A Radiative–Convective Equilibrium Perspective of Weakening of the Tropical Walker Circulation in Response to Global Warming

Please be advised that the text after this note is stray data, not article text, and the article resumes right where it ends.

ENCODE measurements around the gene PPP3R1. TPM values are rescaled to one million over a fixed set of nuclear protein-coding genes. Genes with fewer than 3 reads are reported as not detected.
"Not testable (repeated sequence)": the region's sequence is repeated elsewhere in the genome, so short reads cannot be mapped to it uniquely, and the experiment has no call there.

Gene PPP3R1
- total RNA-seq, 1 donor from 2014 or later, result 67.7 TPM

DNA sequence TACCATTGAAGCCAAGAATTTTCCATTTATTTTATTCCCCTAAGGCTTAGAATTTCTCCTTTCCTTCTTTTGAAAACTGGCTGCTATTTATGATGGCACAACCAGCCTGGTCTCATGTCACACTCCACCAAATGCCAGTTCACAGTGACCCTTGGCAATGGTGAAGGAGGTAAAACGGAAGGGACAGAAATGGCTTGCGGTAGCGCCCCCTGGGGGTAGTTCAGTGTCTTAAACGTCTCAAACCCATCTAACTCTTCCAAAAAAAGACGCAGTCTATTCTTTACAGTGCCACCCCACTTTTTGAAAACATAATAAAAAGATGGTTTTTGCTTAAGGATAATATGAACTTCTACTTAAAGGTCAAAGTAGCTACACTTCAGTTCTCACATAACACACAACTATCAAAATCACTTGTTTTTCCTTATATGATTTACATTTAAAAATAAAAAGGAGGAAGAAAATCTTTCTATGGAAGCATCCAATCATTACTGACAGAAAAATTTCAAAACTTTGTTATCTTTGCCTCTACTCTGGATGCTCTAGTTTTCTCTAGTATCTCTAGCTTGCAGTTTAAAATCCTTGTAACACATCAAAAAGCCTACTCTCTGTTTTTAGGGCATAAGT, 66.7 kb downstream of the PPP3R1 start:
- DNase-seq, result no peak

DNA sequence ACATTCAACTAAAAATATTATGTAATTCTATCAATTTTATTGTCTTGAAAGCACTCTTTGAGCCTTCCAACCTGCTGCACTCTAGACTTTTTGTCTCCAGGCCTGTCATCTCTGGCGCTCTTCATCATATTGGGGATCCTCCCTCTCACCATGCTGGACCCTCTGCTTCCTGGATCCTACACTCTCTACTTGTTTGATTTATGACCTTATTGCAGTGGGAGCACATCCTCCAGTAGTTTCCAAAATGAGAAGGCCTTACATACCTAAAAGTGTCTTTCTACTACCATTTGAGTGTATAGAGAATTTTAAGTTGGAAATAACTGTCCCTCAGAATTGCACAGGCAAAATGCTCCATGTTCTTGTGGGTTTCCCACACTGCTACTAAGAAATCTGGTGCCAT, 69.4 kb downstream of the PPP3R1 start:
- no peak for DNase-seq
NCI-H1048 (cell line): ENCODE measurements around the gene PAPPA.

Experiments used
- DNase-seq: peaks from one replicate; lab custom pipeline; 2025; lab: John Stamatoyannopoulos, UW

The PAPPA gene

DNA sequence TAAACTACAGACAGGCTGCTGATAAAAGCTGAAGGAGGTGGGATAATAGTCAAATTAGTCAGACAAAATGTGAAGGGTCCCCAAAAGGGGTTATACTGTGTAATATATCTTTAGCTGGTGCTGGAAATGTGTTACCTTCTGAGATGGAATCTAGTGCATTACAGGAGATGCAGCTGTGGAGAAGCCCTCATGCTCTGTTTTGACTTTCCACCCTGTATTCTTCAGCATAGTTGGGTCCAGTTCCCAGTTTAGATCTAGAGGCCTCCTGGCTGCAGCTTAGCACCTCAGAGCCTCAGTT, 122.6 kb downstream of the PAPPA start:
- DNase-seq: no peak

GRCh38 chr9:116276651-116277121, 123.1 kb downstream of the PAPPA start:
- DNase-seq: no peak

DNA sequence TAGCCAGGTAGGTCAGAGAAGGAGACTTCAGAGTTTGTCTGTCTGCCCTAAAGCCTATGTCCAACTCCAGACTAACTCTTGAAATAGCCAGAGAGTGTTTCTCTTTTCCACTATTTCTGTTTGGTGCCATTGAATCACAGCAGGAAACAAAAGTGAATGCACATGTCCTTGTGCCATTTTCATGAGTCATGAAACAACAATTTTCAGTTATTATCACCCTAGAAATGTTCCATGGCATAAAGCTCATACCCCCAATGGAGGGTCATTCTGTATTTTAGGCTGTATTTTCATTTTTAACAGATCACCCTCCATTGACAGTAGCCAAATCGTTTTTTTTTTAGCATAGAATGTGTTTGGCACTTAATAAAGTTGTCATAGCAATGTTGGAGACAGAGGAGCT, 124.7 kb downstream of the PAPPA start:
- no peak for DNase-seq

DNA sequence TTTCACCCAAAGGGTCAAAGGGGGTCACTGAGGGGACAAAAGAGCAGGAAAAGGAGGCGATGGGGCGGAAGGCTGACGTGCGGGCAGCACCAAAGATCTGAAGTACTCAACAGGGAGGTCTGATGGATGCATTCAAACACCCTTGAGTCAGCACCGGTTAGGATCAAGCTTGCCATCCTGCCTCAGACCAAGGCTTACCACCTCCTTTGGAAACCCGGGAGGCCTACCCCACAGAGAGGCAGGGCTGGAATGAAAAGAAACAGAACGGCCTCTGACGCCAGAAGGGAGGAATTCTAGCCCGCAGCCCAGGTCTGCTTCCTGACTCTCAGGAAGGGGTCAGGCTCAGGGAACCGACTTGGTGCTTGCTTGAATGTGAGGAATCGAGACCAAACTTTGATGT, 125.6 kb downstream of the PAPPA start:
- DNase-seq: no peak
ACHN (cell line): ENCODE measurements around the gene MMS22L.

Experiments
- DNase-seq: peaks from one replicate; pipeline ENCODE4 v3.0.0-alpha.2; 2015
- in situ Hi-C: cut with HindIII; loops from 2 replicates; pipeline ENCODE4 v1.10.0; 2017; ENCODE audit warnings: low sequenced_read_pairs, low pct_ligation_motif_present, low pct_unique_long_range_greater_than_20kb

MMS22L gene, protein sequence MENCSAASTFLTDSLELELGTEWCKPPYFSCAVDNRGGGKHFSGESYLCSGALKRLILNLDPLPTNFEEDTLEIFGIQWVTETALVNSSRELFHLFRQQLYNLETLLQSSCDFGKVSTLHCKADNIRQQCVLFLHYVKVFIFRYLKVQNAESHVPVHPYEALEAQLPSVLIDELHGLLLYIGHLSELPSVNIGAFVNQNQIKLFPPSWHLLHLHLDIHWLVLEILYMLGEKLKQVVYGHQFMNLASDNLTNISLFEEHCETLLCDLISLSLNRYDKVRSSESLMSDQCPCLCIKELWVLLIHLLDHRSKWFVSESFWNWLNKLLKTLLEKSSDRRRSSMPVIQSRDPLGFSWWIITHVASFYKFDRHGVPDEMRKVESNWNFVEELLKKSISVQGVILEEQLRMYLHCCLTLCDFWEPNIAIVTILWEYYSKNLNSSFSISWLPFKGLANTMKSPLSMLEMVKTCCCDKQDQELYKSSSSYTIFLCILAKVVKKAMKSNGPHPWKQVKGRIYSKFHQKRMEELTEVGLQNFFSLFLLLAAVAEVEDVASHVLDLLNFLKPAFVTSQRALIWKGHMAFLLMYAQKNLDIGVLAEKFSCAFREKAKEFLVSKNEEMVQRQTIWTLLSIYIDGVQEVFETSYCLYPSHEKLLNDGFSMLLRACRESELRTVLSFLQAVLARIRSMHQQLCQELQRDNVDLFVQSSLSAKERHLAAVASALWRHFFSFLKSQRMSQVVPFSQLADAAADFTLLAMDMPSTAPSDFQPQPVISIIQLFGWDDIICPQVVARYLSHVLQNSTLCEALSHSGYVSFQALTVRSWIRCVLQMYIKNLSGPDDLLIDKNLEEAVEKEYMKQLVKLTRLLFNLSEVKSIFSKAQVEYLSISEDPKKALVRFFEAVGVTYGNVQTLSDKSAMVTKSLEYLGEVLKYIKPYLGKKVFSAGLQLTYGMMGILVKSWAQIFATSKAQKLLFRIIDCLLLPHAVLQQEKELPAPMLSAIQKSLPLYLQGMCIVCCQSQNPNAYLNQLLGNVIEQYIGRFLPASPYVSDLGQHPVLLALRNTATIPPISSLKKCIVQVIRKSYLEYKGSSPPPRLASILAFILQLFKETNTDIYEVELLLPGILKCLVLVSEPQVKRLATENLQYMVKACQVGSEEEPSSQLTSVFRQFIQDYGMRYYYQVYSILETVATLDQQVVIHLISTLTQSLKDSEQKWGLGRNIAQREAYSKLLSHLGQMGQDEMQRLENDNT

Abstract Both observational analysis and GCM simulations indicate that the tropical Walker circulation is becoming weaker and may continue to weaken as a consequence of climate change. Here, the authors use a conceptual radiative?convective equilibrium (RCE) framework to interpret the weakening of the Walker circulation as simulated by the GFDL coupled GCM. Based on the modeled lapse rate and clear-sky cooling rate profiles, the RCE framework can directly compute the change of vertical velocity in the descending branch of the Walker circulation, which agrees with the counterpart simulated by the GFDL model. The results show that the vertical structure of clear-sky radiative cooling rate QR will change in response to the increased water vapor as the globe warms. The authors explain why the change of QR is positive in the uppermost part of the troposphere (<300 hPa) and is negative for the rest of the troposphere. As a result, both the change of clear-sky cooling rate and the change of tropospheric lapse rate contribute to the weakening of circulation. The vertical velocity changes due to the two factors are comparable to each other from the top of the planetary boundary layer to 600 hPa. From 600 to 300 hPa lapse rate changes are the dominant cause of the weakening circulation. Above 300 hPa, the change due to QR is opposite to the change due to lapse rate, which forces a slight increase in vertical velocity that is seen in the model simulation.